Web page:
FILMMAKER SPOTLIGHT: Amy Geller and Gerald Peary, Directors of THE RABBI GOES WEST
March 8, 2020
The co-directors of THE RABBI GOES WEST are filmmakers Amy Geller, who teaches courses on production at Boston University and was previously the Artistic Director of the Boston Jewish Film Festival, and Gerald Peary, a veteran film critic for the Boston Phoenix and programmer for Boston University Cinematheque. In the film, they follow Chaim Bruk, a charismatic 34-year-old Hasidic Chabad-Lubavitch rabbi from Brooklyn, who brings his evangelical strand of Judaism to Bozeman, Montana, with the mission to place a mezuzah (encased Jewish prayer offering) on the doorpost of every Montana Jew. As he travels across this “big sky” landscape, Chaim faces obstacles, including a terrifying neo-Nazi threat, objections from some skeptical Jews and the state’s Reform and Conservative rabbis. Will Chaim succeed in his Chabad expansion, and at what cost?
SFF Selection Committee member Shelley Sackett spoke with Geller and Peary ahead of the festival.
Shelley Sackett: How did the idea for THE RABBI GOES WEST first start?
Gerald Peary: It started with wanting to make a film which somehow dealt with my identity as a very secular Jew, but someone who considers myself very Jewish. I asked myself,”What do I really care about with Judaism?” I realized I love mezuzahs. Should I make something called The Mezuzah Movie? I read everything there was to know about mezuzahs, saw every movie with a mezuzah in it, learned every mezuzah song. One day, trolling the internet, I came across the true-life story of a rabbi in Montana who had a pledge to put a mezuzah on the doorpost of every Jew in the state of Montana.”I thought, That could be interesting.” I telephoned Rabbi Chaim Bruk in Bozeman, Montana, and asked if we could come out and watch him put up mezuzahs. He said, “Sure,” and Amy Geller and I, soon as co-directors, flew out to Montana to film. This was the beginning of our movie.
SS: Could you walk us through the process from initial spark to finished film? Did your focus change as the film progressed?
Amy Geller: Like some of my favorite observational documentaries, the film definitely evolved during the filmmaking process. At the beginning, we thought it would be a short film about a charismatic believer on a mission. But during our first shoot, we discovered that in addition to Rabbi Chaim’s Chabad shul, there was also a Reform synagogue in Bozeman. Not only was there more than one rabbi in town, but the rabbis didn’t always get along. Conflict. And then, we also discovered how little we understood about Chabad, the Hasidic sect that our main character Chaim Bruk is part of, and how controversial they were within Judaism. More conflict. Finally, you never want this to happen to people you care about, but when a group of Neo-Nazis threatened some of the Jewish leaders that we were documenting, we knew that horrific incident had to be part of our story, too. What ended up on screen was our journey of discovery in making the film.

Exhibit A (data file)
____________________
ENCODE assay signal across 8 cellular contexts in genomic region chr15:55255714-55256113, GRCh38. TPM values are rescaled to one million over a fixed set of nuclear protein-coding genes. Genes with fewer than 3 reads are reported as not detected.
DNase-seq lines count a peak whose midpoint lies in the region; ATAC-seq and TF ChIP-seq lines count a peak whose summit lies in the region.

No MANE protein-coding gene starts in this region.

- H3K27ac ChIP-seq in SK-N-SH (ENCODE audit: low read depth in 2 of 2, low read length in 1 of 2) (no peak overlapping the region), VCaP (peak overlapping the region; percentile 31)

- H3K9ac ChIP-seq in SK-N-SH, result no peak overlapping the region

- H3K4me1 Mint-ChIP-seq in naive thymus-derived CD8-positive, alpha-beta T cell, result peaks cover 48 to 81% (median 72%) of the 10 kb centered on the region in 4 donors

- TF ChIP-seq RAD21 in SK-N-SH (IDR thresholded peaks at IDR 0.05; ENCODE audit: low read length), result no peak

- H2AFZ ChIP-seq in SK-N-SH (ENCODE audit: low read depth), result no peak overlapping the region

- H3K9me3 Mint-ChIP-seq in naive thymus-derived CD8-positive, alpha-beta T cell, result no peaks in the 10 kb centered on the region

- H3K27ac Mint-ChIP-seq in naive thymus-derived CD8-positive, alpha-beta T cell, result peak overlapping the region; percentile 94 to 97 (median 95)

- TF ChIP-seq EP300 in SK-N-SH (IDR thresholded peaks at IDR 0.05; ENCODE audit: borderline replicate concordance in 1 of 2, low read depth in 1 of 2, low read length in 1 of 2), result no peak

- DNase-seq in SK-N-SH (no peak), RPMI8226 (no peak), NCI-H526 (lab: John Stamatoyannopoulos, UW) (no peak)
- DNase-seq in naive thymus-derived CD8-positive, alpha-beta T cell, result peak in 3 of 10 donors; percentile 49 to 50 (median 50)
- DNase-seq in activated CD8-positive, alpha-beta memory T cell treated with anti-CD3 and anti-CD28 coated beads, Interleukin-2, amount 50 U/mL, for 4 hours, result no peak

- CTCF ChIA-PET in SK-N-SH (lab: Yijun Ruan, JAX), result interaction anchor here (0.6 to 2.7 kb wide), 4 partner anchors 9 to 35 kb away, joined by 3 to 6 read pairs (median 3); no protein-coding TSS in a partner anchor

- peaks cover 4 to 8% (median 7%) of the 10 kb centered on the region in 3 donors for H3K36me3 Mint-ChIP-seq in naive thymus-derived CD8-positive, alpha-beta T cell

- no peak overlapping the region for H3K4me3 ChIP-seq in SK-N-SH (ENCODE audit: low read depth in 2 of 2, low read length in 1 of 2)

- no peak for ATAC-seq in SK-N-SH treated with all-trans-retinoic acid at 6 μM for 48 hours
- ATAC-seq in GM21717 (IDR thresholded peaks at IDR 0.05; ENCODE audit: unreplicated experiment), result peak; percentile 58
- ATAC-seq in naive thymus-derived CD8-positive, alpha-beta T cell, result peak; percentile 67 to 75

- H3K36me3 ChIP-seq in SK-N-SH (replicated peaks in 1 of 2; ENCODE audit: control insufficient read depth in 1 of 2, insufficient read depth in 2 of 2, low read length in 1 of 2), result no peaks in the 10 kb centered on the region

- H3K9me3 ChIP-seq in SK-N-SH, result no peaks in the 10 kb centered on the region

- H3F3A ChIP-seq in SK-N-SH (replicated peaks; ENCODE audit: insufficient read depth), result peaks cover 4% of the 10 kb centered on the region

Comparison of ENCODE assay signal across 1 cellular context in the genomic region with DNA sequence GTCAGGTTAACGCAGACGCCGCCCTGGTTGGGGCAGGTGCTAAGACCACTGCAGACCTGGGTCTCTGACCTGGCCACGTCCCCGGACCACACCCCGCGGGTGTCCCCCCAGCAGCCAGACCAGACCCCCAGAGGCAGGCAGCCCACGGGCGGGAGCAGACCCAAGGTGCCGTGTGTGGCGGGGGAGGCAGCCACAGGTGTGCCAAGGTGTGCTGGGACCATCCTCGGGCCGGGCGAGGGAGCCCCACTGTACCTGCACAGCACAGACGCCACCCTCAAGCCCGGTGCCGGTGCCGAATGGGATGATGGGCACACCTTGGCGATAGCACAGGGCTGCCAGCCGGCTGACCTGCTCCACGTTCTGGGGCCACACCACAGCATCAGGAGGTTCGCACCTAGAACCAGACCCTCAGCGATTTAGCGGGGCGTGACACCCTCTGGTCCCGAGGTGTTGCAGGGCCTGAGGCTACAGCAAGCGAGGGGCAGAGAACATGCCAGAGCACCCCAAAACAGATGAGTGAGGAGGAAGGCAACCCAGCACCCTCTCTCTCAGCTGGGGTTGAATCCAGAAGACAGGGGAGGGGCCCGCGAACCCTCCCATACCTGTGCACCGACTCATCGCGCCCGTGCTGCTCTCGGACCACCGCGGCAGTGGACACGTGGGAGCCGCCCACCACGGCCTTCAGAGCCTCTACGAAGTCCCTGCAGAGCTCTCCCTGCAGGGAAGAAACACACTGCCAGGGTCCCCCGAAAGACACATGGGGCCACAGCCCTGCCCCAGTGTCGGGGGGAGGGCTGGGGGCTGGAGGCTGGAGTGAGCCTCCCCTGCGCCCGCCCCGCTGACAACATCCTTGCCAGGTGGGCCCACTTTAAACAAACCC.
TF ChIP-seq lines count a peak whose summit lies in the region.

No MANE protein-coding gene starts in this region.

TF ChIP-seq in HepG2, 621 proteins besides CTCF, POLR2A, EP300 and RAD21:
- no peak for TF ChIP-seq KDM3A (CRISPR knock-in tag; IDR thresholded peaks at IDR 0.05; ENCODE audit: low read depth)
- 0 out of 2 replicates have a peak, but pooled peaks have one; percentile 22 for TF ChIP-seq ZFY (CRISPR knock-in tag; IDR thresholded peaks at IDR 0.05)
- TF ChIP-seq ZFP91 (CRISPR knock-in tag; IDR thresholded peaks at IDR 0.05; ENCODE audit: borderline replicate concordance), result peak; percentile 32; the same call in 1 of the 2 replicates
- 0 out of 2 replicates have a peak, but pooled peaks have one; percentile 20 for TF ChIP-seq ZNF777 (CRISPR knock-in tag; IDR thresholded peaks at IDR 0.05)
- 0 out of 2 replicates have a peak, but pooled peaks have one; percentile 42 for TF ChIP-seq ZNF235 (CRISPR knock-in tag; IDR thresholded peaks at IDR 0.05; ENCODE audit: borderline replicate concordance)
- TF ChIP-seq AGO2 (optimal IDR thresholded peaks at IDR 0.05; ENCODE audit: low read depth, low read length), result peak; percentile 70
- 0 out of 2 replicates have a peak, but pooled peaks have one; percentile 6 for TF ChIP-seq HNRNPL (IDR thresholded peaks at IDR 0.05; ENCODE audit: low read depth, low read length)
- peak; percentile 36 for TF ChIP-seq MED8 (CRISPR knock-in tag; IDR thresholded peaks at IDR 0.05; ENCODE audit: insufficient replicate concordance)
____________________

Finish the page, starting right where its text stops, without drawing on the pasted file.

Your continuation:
SS: As documentary filmmakers, what motivates and inspires you?
AG: Gerry likes to say that documentary filmmaking, like fiction, is all about casting, finding a compelling subject who can command the screen. While I agree that’s an important aspect, what gets me excited is the journey of discovery, learning about other people, places, worlds, time periods. And through that discovery, I have the chance to connect and relate to those who have different experiences. Getting to share these experiences, through film festivals and public screenings, with audiences all over the world, completes the experience. I guess it boils down to empathy, discovering that we have more in common than what divides us.
SS: What has audience reaction been so far to the film?
GP: It’s been amazingly positive. We thought we were making a controversial film, and that we would get a lot of flack from Chabad for showing not everything Chabad does in a positive light, and that progressive Jews would be angry at us for making a film which is not out to bash the Hasidic world, for being too friendly to Chabad. So far, every Chabad person who has seen the film has loved it for showing Hasidism in a non-judgmental way. Secular and progressive Jews have also thanked us for teaching them things about Chabad that they didn’t know, and for making such an interesting movie!
SS: What message do you hope viewers take away from the film?
GP: We have great respect for progressive documentaries which have a strong point of view and are aiming to persuade audiences on social consciousness questions of importance. But the kind of documentary we choose to make is not one with an obvious, overt message. We are much more open-ended, committed to giving all sides their best arguments and counting on the audience to decide for itself what to believe, whose side to take. We have great faith in the intelligence and critical thinking of those who watch our movies.
SS: What do you think the importance of documentary film in our daily lives is?
AG: What’s particularly special about long-format documentary is that, as a filmmaker, you have the ability to get into the complexities of a subject or issue, to show it from different sides and, in some cases, to offer opposing perspectives. In our consume and discard media culture, I want to tell stories that encourage audiences to think critically about topics and to question their own assumptions about the world around them.
SS: What’s next for you two?
GP: We are contemplating a project, perhaps a short film, about rabbis in the American civil rights movement.
SS: Anything you’d like to add?
GP: Come see THE RABBI GOES WEST in Salem! We’d love to hear your reactions and answer your questions!
AG: And if you want to book a screening at your synagogue or community group, please contact us.